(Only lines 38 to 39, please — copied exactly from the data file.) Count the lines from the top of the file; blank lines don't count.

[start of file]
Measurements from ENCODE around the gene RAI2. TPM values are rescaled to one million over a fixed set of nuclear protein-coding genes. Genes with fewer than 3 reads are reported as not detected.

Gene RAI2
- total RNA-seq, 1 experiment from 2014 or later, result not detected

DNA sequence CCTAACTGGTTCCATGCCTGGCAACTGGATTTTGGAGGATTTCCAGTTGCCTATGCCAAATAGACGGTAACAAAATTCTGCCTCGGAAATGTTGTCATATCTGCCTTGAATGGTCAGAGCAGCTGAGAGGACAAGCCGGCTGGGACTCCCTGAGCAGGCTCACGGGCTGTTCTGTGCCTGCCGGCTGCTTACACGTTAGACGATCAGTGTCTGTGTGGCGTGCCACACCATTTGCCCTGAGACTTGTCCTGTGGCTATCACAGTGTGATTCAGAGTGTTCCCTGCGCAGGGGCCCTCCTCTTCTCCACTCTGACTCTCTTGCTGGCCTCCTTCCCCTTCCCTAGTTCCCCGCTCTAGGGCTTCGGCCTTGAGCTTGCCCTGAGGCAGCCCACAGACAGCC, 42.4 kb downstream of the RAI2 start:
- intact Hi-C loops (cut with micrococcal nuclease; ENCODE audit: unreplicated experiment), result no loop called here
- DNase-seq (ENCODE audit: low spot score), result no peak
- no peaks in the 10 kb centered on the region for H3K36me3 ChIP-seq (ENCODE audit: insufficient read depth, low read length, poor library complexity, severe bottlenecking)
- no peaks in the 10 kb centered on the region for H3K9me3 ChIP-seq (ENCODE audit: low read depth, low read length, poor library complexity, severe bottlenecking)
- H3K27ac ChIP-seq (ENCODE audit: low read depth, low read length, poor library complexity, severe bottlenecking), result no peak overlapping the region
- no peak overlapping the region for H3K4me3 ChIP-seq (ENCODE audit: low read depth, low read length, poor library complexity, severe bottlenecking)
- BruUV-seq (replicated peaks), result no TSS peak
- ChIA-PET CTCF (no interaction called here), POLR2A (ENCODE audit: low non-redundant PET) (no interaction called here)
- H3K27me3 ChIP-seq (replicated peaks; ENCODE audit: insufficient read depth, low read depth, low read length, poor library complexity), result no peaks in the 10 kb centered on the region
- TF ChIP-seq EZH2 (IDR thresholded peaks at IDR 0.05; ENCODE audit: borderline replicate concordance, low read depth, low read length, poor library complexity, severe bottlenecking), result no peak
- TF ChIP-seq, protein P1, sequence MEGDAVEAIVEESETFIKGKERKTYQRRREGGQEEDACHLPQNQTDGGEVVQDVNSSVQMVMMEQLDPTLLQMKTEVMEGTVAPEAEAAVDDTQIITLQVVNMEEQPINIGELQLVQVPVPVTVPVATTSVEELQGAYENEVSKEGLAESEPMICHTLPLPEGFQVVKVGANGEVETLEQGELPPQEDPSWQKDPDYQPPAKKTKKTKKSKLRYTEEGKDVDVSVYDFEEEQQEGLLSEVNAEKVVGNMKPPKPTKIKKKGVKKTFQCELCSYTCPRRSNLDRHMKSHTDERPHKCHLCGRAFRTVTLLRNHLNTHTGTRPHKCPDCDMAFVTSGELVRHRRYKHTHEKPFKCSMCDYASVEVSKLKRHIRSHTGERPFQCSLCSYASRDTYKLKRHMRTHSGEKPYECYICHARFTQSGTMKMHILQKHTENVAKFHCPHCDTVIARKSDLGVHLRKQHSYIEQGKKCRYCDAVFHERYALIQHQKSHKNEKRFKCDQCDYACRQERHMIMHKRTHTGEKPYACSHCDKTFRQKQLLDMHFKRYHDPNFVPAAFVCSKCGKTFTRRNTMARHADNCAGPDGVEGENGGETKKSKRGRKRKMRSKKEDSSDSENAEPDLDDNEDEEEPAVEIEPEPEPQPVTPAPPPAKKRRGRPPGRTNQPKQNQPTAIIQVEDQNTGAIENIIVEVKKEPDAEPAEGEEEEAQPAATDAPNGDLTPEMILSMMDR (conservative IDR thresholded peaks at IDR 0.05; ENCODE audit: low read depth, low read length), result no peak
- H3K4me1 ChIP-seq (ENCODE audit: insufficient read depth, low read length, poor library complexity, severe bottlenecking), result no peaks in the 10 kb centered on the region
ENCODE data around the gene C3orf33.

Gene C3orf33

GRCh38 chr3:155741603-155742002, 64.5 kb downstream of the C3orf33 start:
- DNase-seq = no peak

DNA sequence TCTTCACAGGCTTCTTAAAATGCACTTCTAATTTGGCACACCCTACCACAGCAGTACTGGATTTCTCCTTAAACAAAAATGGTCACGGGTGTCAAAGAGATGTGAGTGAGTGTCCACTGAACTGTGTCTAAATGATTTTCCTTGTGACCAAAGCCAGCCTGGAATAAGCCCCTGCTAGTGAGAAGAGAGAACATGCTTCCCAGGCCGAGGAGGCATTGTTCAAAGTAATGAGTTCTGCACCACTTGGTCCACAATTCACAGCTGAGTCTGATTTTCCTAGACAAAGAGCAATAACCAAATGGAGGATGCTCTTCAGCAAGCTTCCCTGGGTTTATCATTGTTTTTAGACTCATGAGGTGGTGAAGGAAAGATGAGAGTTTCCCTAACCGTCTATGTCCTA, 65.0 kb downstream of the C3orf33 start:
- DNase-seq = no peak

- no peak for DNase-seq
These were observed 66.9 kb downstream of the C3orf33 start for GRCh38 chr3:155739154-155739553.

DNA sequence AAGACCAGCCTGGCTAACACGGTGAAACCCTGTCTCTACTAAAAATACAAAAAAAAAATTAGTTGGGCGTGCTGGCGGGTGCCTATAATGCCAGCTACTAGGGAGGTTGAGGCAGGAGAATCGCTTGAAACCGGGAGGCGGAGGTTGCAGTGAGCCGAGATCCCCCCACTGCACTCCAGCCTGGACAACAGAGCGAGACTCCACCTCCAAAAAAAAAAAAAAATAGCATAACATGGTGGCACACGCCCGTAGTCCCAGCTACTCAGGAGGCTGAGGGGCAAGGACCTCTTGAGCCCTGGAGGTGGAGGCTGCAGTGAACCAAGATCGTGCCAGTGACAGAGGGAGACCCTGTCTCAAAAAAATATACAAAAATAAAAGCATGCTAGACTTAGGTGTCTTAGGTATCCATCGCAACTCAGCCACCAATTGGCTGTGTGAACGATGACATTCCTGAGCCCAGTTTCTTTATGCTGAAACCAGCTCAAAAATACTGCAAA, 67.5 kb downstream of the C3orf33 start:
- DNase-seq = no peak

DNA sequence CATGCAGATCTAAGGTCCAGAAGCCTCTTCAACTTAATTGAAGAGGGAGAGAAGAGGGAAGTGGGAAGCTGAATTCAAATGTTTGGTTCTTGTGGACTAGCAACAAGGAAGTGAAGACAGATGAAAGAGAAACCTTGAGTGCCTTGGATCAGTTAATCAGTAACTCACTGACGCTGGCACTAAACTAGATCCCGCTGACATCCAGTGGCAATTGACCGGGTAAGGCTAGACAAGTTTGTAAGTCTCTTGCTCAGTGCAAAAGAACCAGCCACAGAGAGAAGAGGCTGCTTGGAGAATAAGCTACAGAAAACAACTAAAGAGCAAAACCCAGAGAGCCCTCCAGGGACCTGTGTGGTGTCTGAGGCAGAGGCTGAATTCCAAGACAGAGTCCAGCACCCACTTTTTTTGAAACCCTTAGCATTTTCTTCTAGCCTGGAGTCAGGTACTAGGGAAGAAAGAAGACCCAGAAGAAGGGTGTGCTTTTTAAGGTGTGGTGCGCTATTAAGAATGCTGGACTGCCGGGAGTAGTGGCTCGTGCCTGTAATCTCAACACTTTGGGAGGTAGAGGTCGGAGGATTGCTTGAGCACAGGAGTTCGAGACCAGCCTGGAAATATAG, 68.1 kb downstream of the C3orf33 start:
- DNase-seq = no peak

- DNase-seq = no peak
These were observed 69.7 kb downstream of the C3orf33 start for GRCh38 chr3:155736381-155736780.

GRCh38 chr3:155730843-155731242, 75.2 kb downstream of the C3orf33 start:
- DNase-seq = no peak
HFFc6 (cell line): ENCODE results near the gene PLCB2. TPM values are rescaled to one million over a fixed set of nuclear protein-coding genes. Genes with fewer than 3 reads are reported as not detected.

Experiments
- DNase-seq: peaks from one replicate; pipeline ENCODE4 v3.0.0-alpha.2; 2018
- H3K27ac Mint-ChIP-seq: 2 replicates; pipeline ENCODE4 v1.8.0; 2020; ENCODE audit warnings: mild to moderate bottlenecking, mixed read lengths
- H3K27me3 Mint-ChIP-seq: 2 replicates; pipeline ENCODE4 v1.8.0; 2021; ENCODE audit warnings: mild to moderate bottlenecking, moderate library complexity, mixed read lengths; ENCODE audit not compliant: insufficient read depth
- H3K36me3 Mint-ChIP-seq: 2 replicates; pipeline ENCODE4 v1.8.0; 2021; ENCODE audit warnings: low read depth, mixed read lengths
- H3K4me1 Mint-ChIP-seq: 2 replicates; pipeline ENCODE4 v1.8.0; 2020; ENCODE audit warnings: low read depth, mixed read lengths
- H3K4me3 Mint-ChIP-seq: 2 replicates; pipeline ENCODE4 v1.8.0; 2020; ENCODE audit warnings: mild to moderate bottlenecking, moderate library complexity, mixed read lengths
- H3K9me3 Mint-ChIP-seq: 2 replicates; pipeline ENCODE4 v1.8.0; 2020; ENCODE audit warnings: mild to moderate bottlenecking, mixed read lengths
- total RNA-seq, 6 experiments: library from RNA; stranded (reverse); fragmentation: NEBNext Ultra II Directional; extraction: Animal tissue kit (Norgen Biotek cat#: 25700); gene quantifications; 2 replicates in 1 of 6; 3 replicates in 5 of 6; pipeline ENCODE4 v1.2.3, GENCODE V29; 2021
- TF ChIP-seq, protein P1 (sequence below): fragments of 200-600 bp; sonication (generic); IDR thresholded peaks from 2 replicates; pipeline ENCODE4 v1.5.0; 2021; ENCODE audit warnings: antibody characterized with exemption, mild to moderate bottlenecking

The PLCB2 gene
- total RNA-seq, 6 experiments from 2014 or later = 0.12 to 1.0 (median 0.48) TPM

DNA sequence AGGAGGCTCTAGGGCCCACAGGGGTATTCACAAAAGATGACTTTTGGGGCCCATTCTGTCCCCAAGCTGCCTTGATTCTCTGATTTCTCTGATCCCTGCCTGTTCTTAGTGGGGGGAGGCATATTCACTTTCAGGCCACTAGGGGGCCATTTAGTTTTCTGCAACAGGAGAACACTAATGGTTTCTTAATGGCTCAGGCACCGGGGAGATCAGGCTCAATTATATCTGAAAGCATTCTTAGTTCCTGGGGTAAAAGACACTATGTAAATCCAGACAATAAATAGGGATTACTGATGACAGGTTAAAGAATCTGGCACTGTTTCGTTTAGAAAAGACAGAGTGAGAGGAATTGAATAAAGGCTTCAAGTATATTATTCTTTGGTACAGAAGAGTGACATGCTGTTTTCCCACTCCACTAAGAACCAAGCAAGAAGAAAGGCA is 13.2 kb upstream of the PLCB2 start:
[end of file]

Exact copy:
- H3K36me3 Mint-ChIP-seq: 2 replicates; pipeline ENCODE4 v1.8.0; 2021; ENCODE audit warnings: low read depth, mixed read lengths
- H3K4me1 Mint-ChIP-seq: 2 replicates; pipeline ENCODE4 v1.8.0; 2020; ENCODE audit warnings: low read depth, mixed read lengths